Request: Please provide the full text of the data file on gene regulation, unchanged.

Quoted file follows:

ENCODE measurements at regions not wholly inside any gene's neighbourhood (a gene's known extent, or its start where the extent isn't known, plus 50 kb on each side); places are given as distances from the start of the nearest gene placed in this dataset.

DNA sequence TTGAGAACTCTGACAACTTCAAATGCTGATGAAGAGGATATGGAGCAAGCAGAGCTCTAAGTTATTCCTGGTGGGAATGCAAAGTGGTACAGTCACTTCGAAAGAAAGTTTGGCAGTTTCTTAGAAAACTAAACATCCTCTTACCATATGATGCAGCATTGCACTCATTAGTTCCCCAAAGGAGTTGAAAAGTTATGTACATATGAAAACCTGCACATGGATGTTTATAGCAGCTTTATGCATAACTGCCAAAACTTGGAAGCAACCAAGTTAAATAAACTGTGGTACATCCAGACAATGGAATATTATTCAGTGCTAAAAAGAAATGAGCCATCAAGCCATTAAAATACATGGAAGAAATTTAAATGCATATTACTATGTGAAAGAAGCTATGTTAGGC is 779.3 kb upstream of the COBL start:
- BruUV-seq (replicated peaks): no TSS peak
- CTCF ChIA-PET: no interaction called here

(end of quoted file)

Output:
ENCODE measurements at regions not wholly inside any gene's neighbourhood (a gene's known extent, or its start where the extent isn't known, plus 50 kb on each side); places are given as distances from the start of the nearest gene placed in this dataset.

DNA sequence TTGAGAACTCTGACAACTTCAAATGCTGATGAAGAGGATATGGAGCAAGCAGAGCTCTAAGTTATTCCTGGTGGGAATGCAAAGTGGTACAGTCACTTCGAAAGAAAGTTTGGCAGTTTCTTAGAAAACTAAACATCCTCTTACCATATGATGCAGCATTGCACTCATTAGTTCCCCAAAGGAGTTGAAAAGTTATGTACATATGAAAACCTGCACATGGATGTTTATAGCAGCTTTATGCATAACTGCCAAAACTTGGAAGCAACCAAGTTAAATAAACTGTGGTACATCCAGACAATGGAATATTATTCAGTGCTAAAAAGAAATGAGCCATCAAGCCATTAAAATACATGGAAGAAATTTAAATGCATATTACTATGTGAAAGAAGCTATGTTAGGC is 779.3 kb upstream of the COBL start:
- BruUV-seq (replicated peaks): no TSS peak
- CTCF ChIA-PET: no interaction called here